For the next Administration (2022 – 2028), the outcomes will include identified and engaged pipeline of business leaders committed to quality education; established media beat and network; and strong relationships with development partners and donors.  For the immediate future (2022), the plans should include:  a) Building relationships with policy and decision makers in Government by paying the President-elect a courtesy call in the third quarter; hosting dinners for legislators and new Cabinet secretaries also in the third quarter; b) Engaging the media by organizing quarterly media forum or Kapihan; c) Engaging young, next-generation business leaders by organizing two education roundtable discussions for young business leaders in the first and third quarters; d) Maintaining close relationships with donors by, among others, hosting lunches for USAID and DFAT in the third quarter.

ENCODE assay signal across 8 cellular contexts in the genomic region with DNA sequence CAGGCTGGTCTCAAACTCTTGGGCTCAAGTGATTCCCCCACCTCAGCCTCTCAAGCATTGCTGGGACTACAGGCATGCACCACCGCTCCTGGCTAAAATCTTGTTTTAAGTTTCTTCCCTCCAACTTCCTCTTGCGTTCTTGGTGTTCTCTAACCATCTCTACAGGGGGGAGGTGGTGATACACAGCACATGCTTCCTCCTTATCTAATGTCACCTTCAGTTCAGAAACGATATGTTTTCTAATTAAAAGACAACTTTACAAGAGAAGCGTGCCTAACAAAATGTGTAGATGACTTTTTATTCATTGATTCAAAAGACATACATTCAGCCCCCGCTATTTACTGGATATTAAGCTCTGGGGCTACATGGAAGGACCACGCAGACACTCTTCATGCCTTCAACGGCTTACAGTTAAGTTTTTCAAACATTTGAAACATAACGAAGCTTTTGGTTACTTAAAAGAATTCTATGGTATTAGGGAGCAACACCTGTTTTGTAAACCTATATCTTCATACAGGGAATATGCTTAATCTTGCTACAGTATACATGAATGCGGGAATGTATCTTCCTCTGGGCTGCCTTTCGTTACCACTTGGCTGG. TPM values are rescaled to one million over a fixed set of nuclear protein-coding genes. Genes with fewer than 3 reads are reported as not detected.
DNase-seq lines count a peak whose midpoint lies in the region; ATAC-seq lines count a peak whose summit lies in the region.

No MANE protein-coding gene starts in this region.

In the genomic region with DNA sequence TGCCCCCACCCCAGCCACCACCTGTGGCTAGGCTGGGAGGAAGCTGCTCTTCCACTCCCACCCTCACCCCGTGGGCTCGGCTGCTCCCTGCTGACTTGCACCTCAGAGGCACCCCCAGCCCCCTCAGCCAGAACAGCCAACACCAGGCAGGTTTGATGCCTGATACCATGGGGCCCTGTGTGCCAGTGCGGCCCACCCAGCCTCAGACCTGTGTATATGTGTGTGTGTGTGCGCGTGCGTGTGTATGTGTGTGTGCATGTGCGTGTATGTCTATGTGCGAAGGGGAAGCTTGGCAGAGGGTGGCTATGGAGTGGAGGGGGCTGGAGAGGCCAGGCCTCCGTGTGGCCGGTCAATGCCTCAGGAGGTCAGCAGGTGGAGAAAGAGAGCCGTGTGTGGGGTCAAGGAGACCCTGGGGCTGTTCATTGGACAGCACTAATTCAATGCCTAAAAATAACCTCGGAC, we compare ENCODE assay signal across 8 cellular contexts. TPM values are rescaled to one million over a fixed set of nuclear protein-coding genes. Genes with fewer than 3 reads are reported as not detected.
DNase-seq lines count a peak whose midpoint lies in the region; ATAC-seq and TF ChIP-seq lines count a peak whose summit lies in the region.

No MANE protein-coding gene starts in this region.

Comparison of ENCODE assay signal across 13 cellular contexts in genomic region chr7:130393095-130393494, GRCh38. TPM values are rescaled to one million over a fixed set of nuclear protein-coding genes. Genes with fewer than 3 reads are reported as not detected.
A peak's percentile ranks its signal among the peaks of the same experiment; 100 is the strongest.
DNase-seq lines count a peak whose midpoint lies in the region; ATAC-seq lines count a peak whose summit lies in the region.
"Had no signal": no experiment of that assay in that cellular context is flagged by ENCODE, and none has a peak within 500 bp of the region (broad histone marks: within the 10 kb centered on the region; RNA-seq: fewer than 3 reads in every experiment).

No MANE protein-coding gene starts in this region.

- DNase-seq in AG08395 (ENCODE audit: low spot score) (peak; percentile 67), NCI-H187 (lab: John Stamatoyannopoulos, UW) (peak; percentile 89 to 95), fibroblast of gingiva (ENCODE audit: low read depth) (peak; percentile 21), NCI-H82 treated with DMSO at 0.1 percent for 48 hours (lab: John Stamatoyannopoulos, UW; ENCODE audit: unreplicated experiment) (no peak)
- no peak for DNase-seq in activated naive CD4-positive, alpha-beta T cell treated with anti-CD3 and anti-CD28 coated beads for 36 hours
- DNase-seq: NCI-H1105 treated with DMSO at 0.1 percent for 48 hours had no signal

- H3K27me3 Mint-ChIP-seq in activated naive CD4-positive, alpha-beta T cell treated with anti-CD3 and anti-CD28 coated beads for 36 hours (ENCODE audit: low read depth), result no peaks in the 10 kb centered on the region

These long-term objectives and short-term goals formulated by the Philippine Business for Education (PBEd) are generic enough to be adopted and modified, if necessary, by any other group committed to improving the quality of Philippine education for the purpose of increasing the chances of sustainable and inclusive economic development in the next twenty to thirty years.  As we wrote in previous articles about the long-term economic future of the Philippines, the past thirty-year set of political and economic reforms have set the stage for the Philippines to become, like South Korea, Taiwan and Singapore, a First World country by 2050.  The probability of reaching such a goal will be greatly enhanced if we are able to implement in the next three Administrations the Strategic Plan for Education outlined in this series of articles.  For comments, my email address is bernardo.villegas@uap.asia.